Before becoming part of the legacy of this extraordinary fashion house, I saw it as an icon, the brand that best embodied an ideal of femininity in step with the times – and it was thanks to an extremely competent founder and the different creative directors who succeeded each other at the house’s helm. Each added subtle nuances to femininity à la Dior: grace, playfulness, sensuality, refinement, elegance. When I became Creative Director, I entered a reality of which I knew only the myth, and this allowed me to observe it and understand all its different shades and complexities. At the same time, it helped me see contrasts within myself: I found myself more reflective, I gained awareness of the value of my femininity, and was happy to celebrate it through fashion, and I was even more proud in terms of the role women in fashion can – and should – have today. Coming face-to-face every day with the definition of femininity that Dior represents and has defined over the years is a complex job, and one that I strive to do while always bearing in mind my interests and goals. Interests and goals which stem from who I am, from my personal history and the way I approach my work as a fashion designer: first and foremost as a woman.
My relationship with the Dior archives has been paramount since day one. I wanted my work to be extremely contemporary, but also respectful of the history of Dior, so intricate and rich as it is to explore. My excursions – sometimes real and true “immersions” – into the Dior archives not only served to inspire me, but also anchored me to a legacy that must be preserved and refreshed on a constant basis. The suggestions that I receive from the archives always pass through the filter of my own sensitivities, which guide me through my research and help me translate images and atmospheres from the past into objects that speak of the present. The balance between past and present comes from constantly checking in with my team, who help me put into perspective every choice I make and develop the best ideas, between retrieving from the past and producing something new and meaningful.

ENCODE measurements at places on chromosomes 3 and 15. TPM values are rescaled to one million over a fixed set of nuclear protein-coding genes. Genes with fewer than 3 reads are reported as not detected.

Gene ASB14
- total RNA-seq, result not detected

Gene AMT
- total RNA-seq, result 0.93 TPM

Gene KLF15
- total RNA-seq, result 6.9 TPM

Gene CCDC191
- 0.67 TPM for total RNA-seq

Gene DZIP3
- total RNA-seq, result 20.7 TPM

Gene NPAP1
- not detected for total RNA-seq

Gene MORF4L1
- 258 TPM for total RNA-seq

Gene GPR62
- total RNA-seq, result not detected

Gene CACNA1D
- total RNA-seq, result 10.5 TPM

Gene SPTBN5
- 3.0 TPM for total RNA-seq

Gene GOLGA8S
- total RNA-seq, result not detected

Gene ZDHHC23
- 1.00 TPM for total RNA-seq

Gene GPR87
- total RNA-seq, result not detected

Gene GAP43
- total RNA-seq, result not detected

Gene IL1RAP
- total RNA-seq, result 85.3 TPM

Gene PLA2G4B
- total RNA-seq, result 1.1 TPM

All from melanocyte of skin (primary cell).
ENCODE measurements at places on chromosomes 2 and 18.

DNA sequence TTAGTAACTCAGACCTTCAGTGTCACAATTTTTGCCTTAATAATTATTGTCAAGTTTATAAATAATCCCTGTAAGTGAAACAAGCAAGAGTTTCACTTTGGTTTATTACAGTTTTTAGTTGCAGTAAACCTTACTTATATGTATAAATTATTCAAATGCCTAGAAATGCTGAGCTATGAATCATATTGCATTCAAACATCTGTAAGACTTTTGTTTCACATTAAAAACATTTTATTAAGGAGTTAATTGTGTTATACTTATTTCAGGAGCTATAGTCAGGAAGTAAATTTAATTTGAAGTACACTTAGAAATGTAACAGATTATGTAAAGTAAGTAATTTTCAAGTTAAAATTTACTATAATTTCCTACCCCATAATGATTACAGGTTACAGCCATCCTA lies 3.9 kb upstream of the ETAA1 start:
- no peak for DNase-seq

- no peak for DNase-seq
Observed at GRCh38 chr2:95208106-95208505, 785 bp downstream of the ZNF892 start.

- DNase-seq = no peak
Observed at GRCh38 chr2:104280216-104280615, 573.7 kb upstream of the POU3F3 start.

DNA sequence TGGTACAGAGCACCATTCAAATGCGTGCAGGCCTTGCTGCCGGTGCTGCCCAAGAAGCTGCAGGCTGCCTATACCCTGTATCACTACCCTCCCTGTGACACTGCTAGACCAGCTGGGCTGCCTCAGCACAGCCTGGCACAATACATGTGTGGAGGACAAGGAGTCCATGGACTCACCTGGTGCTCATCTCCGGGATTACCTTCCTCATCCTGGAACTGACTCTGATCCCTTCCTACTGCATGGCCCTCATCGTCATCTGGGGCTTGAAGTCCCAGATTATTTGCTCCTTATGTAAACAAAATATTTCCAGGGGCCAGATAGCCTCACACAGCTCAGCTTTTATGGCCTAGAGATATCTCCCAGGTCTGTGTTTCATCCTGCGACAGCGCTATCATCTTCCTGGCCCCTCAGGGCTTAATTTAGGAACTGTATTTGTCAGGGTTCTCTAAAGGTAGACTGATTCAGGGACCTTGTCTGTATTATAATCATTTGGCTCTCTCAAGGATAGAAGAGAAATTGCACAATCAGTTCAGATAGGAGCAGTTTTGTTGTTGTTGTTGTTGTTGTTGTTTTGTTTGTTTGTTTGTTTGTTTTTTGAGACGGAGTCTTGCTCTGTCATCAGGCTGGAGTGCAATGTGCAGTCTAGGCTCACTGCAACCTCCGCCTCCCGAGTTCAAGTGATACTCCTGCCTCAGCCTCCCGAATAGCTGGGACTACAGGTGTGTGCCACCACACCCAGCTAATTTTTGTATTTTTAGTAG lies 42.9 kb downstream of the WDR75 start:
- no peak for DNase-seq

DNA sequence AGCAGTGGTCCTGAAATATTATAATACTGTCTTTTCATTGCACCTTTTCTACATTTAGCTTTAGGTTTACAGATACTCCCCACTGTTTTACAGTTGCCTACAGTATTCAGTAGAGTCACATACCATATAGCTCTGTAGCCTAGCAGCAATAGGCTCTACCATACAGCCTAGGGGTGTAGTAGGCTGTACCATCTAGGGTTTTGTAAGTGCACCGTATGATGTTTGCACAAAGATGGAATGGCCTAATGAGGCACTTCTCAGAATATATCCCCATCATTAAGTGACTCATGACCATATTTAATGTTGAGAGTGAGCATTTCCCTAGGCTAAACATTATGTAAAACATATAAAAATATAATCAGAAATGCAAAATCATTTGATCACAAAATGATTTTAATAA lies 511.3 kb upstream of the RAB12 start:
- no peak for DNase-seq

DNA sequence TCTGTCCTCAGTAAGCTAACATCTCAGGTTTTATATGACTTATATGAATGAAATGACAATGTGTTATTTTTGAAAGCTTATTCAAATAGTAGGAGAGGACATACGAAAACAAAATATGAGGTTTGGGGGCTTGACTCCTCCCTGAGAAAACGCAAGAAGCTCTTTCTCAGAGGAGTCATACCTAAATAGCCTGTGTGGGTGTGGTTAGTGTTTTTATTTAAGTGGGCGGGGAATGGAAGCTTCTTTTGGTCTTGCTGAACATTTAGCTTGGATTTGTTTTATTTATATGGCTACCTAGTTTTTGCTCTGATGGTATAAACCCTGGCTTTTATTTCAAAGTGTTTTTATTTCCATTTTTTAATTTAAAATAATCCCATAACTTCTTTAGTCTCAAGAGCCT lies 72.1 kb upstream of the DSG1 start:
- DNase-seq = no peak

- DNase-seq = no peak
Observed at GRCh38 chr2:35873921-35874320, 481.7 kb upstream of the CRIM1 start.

The Fall/Winter 2021 collection gathers together and displays the different elements that make up my personal Dictionary of Fashion, interpreting in my own way the icons that Monsieur Dior first identified as codes. Monsieur Dior said about checks, “I love checks. They can be fancy and simple; elegant and easy; young and always right,” and that is how Marc Bohan interpreted them in the 1960s and 70s. I would say he is the designer and that is the period that resonates the most for me. It was indeed one of Bohan’s looks that inspired my take on checks, proposing an unexpected geometry applied to different pieces from the collection. I am very drawn to squares, polka dots, diamond shapes: these are timeless, elegant and fascinating patterns that are “always in fashion,” as Monsieur Dior himself used to say.
I see my approach as Creative Director like that of a curator, who chooses a theme and develops a narrative to go with it, carefully selecting just the right objects to express every facet of the story, and setting an appropriate pace from start to finish. I always start with the abstract: reflecting on femininity. I pivot around it and I draw up a map of references and images that serve as a point of departure for developing my collection. Between the archives and the current cultural landscape, my research serves to give concrete form to this constant thought; to identify techniques, tones and shapes that make a silhouette come alive, and form the cohesive final results of a broad reflection that morphs and goes off in many different directions.